This study investigated the impact of China’s centralized drug procurement (CDP) on drug prices, utilization, and expenditure in China. Employing the event study method, we estimated the impacts for both contract-awarded (hereafter, “approved”) drug products and unawarded (hereafter, “unapproved”) products in the same molecule-dosage forms. The results show that the CDP decreased the prices of the approved drug products by 66.7% on average. Moreover, unintendedly, the CDP also pushed the prices of the unapproved products down by 25.9%. After the inception of the CDP, the quantities sold of the approved and unapproved products rose by four times and fell by 75.4%, respectively. With these estimates, we concluded that the CDP saves 252.2 billion yuan (equivalent to 38.8 billion US dollars) annually in drug expenditure.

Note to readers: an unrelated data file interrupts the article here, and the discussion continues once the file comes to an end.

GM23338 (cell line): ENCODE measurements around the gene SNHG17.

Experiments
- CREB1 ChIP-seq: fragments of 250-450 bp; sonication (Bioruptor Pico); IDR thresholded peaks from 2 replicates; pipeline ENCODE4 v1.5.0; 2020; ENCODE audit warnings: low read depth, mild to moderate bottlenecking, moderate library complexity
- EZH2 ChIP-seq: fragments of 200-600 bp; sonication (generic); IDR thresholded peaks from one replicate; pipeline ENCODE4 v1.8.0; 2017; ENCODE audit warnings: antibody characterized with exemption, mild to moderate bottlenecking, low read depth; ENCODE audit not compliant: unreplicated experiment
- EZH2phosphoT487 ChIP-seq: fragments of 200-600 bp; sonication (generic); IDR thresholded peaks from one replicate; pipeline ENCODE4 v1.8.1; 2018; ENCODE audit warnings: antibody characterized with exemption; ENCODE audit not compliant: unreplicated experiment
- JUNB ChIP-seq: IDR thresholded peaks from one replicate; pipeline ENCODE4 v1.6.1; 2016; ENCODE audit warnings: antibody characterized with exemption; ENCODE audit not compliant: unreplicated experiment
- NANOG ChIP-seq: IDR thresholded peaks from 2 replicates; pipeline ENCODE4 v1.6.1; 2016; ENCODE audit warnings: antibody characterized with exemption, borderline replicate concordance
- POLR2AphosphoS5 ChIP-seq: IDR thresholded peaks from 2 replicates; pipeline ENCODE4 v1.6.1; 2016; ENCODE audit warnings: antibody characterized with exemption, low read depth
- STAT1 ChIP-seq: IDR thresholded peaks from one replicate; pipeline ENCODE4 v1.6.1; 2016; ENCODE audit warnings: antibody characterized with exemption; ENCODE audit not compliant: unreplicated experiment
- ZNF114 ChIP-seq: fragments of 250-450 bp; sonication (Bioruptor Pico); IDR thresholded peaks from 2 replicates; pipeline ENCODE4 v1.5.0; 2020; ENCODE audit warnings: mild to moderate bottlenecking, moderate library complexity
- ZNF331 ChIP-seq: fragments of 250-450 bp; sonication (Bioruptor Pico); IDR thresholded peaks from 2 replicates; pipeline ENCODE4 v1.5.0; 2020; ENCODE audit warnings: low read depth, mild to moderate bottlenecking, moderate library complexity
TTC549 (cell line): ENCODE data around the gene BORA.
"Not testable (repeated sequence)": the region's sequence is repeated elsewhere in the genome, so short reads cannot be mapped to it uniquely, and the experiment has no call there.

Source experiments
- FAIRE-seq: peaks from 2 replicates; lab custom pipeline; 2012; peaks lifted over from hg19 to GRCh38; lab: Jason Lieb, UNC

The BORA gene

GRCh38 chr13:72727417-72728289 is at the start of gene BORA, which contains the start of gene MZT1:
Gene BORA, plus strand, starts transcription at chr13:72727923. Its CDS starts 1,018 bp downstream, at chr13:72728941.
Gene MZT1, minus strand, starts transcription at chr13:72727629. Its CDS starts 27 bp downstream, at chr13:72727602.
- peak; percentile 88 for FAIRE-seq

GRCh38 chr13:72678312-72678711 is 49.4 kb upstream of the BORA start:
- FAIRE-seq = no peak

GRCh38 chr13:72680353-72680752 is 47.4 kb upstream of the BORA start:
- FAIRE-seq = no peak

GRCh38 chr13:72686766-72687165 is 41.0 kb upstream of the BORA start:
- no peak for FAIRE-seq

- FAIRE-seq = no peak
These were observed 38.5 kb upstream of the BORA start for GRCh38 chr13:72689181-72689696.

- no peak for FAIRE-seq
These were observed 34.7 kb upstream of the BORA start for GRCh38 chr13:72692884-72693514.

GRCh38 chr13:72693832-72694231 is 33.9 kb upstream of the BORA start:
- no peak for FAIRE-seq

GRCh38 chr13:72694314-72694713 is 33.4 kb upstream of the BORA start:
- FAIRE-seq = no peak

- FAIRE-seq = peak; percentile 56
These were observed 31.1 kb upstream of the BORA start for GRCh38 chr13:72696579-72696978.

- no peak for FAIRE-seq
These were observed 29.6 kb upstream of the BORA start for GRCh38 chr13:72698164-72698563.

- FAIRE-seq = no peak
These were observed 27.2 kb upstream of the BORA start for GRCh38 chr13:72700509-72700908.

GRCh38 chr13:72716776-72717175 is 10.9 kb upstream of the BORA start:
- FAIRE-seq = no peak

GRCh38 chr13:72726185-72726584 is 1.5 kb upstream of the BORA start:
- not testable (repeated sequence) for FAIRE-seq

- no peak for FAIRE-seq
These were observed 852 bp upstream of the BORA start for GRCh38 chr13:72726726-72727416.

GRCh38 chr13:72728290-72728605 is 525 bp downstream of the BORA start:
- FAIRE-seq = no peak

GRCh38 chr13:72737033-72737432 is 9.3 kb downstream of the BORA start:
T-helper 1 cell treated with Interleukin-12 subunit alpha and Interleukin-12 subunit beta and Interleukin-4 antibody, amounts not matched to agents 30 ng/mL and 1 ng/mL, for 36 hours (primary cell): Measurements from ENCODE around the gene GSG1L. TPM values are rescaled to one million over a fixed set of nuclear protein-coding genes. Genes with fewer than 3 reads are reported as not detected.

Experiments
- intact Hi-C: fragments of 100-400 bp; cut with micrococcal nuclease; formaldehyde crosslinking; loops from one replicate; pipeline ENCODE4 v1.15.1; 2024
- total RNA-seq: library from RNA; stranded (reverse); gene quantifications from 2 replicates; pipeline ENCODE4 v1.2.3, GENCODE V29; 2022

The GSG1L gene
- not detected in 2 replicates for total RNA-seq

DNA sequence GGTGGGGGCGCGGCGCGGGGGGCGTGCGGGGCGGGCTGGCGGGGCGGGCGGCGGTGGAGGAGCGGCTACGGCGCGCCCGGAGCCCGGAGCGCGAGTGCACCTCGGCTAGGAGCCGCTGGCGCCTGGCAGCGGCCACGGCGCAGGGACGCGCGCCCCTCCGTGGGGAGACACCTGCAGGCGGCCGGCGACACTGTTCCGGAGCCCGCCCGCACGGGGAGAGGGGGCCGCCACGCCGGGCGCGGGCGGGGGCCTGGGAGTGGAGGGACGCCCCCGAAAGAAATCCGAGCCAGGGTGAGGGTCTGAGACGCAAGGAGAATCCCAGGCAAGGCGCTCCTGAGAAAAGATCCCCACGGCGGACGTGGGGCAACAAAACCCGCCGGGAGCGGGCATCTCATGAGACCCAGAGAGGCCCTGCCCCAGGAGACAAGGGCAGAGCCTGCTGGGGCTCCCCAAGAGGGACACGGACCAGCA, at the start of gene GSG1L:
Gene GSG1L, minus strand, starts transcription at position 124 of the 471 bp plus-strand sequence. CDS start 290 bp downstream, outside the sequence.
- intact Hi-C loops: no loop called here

In Strategy in the Contemporary World, edited by John Baylis, James J. Wirtz, and Jeannie L. Johnson, Oriana Skylar Mastro examines the evolution of Chinese grand strategy from Mao Zedong to Xi Jinping, its drivers, and its implications.